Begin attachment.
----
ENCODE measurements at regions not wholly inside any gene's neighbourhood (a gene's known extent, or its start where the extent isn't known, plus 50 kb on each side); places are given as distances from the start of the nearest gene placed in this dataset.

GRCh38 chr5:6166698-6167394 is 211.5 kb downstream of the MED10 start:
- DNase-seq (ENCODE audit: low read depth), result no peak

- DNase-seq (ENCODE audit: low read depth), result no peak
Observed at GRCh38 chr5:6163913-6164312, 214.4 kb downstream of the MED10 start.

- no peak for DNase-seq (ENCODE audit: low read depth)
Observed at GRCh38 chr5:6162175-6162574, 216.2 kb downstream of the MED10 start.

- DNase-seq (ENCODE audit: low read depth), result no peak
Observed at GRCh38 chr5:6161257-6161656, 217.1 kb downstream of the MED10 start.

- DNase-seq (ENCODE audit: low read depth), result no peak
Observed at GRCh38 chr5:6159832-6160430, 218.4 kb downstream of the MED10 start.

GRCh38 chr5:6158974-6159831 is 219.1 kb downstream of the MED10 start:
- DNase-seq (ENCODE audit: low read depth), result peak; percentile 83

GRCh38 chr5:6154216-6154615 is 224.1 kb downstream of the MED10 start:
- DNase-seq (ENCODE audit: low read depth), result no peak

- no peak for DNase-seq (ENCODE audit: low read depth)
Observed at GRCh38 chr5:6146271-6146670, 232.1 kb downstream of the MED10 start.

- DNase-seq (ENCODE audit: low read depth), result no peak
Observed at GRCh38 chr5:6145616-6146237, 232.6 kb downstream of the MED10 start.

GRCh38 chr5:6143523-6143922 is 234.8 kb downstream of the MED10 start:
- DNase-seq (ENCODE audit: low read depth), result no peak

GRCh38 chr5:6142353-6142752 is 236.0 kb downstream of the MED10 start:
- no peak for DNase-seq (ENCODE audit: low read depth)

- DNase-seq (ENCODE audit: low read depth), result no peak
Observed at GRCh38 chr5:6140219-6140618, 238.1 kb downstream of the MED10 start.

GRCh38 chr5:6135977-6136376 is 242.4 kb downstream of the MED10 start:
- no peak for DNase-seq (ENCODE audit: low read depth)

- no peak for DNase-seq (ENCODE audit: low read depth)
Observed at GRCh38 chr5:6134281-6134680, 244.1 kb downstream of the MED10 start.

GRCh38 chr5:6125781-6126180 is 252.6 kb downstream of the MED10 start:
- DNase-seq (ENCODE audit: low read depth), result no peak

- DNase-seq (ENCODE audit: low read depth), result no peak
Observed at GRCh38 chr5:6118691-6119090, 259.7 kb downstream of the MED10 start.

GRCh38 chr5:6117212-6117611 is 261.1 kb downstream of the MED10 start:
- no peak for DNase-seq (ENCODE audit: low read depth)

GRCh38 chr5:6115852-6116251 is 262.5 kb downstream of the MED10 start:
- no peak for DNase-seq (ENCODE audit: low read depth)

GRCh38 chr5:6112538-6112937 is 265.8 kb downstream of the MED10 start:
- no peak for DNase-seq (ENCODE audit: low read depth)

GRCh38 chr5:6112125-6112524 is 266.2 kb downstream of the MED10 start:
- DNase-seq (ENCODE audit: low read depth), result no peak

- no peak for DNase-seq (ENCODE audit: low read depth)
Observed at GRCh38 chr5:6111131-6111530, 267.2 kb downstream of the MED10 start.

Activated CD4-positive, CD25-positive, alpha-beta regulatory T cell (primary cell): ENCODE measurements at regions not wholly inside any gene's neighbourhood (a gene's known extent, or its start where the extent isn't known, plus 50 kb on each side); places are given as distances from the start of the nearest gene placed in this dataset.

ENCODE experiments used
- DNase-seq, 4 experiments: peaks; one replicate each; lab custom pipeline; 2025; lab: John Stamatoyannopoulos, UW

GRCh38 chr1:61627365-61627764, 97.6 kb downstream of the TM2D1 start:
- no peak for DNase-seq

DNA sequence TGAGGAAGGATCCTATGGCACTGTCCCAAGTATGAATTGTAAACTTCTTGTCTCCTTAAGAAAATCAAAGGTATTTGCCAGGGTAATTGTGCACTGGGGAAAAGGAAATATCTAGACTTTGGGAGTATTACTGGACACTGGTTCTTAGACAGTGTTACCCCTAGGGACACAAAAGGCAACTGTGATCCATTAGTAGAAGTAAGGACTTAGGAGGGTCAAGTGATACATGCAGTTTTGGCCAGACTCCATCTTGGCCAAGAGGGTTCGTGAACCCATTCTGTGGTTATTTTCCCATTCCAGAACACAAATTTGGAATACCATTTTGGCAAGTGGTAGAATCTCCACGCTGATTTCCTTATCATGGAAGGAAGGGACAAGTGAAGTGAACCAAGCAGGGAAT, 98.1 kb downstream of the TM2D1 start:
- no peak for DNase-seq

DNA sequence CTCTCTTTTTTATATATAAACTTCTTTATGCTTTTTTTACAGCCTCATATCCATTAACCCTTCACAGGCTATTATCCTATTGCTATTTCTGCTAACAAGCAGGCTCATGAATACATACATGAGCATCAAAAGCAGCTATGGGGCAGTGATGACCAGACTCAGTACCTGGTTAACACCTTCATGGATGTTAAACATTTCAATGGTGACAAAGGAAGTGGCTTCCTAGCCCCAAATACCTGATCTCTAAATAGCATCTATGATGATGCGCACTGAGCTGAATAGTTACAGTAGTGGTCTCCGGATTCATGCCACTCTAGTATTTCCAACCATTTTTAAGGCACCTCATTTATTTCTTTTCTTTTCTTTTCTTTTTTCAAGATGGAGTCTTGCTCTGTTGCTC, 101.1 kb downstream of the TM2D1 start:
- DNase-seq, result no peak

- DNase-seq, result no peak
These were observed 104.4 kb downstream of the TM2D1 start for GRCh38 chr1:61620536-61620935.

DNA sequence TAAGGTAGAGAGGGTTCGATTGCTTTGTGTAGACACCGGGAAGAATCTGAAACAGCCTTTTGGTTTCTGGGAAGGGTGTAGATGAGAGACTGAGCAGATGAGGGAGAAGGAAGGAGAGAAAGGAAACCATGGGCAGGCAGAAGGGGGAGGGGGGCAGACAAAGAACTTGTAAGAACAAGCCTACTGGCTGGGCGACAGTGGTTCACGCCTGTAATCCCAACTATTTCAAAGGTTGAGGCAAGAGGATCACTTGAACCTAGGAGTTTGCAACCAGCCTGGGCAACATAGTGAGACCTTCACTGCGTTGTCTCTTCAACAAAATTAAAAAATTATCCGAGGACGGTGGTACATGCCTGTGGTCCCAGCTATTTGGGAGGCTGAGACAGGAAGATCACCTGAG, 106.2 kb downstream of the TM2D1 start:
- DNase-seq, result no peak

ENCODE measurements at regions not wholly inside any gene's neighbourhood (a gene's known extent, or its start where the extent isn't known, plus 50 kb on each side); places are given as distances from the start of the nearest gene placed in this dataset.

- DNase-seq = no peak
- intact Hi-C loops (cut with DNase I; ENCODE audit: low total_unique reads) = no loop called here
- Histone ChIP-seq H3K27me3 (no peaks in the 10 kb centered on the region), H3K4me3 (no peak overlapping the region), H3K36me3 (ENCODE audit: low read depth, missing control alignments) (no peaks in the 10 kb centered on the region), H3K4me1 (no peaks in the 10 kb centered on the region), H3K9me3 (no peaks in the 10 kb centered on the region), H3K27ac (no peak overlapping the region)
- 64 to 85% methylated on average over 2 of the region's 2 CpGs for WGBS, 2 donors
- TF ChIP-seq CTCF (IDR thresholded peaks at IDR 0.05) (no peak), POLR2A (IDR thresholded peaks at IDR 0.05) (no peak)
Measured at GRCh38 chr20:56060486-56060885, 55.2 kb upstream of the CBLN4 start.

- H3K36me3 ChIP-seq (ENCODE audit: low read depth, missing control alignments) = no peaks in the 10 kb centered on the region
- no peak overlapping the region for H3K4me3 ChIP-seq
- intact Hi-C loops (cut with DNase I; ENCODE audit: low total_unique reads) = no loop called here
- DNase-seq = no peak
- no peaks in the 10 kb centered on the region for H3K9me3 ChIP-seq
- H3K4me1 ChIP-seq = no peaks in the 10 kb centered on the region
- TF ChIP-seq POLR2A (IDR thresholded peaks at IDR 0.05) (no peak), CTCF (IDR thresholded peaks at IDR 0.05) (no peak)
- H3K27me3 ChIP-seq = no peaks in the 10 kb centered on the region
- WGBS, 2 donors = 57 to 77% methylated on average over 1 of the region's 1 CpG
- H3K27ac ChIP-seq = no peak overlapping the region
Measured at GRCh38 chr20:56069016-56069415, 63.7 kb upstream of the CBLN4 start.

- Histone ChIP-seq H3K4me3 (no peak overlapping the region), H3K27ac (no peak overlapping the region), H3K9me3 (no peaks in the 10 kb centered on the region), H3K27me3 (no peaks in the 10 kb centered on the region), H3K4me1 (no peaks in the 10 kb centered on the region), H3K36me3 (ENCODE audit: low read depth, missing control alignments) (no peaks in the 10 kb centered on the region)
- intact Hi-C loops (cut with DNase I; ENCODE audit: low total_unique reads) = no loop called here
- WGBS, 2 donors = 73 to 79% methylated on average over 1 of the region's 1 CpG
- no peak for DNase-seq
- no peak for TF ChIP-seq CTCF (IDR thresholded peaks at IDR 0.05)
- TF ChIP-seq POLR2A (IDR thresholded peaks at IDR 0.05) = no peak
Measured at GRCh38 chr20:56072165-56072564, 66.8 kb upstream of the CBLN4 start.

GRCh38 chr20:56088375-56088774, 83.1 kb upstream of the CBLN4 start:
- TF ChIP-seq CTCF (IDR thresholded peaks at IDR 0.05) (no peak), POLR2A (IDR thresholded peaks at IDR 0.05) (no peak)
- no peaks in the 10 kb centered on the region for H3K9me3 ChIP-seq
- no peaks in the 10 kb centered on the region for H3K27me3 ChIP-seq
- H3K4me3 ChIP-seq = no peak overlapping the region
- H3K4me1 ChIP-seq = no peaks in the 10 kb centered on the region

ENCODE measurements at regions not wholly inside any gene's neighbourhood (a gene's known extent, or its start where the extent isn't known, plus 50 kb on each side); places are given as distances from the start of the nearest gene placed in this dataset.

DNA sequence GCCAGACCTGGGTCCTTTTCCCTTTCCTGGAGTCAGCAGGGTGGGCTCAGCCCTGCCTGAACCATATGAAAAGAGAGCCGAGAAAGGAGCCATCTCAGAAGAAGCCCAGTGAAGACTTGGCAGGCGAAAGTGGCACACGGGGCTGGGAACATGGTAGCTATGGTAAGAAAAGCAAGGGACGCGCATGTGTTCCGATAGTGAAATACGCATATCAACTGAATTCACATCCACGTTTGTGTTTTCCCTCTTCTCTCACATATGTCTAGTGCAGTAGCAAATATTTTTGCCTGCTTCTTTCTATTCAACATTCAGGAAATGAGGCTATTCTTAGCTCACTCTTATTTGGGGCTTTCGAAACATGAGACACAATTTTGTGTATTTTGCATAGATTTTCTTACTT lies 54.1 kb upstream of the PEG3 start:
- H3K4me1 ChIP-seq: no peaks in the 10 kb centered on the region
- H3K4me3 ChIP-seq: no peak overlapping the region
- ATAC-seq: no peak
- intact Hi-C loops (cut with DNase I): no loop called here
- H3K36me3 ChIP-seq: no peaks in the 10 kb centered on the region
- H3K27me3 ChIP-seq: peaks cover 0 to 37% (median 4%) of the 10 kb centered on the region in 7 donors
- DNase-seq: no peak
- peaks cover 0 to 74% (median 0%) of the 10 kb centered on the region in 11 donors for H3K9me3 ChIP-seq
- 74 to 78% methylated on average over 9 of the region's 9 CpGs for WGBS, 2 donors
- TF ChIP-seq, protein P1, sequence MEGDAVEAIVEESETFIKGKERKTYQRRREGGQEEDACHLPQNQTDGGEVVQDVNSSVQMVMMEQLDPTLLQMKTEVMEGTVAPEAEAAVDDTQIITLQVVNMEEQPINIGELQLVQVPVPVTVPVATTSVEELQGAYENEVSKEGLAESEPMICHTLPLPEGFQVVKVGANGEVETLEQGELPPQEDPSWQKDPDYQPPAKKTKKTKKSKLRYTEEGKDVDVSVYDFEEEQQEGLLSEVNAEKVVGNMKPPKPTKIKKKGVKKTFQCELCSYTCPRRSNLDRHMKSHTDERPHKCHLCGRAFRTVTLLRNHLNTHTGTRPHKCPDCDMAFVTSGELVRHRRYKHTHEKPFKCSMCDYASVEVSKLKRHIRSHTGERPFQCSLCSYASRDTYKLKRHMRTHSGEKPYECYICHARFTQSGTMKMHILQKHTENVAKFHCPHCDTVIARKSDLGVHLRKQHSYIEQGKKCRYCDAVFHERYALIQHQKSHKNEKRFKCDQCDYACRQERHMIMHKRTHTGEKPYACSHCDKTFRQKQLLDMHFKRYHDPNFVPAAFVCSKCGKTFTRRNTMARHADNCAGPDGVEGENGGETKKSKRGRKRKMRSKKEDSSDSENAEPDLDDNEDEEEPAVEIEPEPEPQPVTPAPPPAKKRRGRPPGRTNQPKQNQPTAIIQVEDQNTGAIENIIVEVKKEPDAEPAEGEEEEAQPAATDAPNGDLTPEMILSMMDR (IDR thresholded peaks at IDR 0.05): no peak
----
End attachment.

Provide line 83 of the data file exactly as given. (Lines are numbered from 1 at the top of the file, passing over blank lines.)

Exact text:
- TF ChIP-seq CTCF (IDR thresholded peaks at IDR 0.05) (no peak), POLR2A (IDR thresholded peaks at IDR 0.05) (no peak)